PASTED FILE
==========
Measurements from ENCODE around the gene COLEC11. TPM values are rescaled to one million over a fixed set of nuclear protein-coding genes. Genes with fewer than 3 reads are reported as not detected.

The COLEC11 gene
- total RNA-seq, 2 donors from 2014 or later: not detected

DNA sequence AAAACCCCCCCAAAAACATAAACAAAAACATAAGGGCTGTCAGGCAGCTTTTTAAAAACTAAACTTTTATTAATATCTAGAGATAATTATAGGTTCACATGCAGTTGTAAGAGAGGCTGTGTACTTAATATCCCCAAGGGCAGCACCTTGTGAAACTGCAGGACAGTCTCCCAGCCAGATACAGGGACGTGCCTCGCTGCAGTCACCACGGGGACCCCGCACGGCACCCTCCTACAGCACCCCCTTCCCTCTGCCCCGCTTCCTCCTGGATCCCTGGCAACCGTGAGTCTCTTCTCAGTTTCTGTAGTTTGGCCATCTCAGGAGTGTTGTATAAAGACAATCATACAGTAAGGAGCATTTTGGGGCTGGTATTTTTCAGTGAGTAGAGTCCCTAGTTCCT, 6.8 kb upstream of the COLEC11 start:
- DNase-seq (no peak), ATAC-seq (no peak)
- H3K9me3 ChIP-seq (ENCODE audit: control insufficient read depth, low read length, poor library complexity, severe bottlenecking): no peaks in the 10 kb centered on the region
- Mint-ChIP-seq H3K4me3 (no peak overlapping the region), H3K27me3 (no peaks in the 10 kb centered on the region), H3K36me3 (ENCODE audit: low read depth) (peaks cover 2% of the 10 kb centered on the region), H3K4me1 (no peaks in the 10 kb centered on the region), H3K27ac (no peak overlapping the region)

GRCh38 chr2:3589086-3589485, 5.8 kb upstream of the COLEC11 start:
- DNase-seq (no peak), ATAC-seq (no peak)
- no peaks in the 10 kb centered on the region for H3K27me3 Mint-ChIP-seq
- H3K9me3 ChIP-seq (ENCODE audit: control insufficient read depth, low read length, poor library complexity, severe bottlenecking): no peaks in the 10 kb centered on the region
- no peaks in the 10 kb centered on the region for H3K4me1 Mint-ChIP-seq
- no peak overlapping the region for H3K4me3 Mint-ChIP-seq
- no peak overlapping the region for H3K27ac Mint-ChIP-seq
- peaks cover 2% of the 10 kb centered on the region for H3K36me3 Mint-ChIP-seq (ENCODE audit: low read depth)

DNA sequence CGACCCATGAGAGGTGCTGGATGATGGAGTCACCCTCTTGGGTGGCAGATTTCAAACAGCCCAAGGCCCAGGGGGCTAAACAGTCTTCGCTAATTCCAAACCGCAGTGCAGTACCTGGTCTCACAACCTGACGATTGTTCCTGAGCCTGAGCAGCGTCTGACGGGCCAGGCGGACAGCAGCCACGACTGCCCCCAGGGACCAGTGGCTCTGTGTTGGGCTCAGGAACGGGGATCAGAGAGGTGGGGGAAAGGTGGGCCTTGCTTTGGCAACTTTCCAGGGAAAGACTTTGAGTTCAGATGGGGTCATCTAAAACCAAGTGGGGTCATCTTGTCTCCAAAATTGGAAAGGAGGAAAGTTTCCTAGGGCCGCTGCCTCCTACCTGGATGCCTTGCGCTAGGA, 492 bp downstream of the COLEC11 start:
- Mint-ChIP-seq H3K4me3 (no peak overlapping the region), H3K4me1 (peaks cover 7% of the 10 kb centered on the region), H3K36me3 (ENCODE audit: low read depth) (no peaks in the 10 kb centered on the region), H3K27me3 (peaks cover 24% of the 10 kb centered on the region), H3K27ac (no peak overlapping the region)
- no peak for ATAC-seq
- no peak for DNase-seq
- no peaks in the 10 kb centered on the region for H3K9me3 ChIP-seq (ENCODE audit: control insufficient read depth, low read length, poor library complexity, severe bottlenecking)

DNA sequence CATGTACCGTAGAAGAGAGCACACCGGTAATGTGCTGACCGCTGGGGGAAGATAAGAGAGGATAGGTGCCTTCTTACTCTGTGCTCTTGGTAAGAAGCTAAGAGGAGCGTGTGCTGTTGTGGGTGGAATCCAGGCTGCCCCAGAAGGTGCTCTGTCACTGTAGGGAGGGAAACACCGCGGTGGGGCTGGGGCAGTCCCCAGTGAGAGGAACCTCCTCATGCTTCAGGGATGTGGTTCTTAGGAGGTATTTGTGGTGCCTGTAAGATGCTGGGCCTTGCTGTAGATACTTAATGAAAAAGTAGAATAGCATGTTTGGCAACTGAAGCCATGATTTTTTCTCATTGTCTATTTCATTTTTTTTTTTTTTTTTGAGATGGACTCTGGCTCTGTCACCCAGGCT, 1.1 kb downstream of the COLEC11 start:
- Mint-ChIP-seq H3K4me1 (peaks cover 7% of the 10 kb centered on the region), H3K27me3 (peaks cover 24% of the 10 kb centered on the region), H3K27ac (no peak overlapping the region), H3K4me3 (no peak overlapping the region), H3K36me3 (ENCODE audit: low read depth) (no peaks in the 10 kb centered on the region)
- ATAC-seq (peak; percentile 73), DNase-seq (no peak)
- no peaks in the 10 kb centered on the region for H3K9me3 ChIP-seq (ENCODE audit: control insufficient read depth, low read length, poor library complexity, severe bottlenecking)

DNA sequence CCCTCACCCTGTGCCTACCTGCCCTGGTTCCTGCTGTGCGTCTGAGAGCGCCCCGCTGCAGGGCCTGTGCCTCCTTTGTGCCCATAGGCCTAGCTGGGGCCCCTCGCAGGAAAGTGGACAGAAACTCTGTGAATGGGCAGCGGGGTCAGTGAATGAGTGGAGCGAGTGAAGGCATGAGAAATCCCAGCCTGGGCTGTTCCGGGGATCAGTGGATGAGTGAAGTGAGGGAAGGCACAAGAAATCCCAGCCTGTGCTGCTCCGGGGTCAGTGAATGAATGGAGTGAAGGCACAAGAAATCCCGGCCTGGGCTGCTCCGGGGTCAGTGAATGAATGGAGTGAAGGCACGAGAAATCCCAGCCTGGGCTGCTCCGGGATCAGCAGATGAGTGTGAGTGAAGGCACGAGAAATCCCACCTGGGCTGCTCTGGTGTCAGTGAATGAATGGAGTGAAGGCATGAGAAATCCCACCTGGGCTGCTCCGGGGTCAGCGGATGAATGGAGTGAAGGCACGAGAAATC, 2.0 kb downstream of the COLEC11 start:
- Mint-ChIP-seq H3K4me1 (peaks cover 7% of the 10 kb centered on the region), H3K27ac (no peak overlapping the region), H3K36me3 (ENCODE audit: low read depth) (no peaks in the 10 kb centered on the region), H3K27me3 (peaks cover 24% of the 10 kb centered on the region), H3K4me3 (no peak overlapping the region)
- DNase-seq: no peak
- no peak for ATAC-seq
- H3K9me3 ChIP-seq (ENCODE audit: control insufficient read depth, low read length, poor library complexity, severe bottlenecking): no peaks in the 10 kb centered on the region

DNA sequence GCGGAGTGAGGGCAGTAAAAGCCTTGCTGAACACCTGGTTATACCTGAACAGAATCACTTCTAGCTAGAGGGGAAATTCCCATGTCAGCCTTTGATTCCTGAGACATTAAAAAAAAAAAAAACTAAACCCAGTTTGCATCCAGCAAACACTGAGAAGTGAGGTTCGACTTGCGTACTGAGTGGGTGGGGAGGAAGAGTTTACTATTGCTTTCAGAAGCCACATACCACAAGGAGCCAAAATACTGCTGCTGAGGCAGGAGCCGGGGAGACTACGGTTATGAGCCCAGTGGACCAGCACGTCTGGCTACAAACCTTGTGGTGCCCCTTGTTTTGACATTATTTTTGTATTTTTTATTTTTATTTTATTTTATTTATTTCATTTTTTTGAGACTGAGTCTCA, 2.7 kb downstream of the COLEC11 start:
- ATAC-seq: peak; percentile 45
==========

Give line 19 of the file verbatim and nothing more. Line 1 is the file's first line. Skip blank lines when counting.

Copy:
- no peak for DNase-seq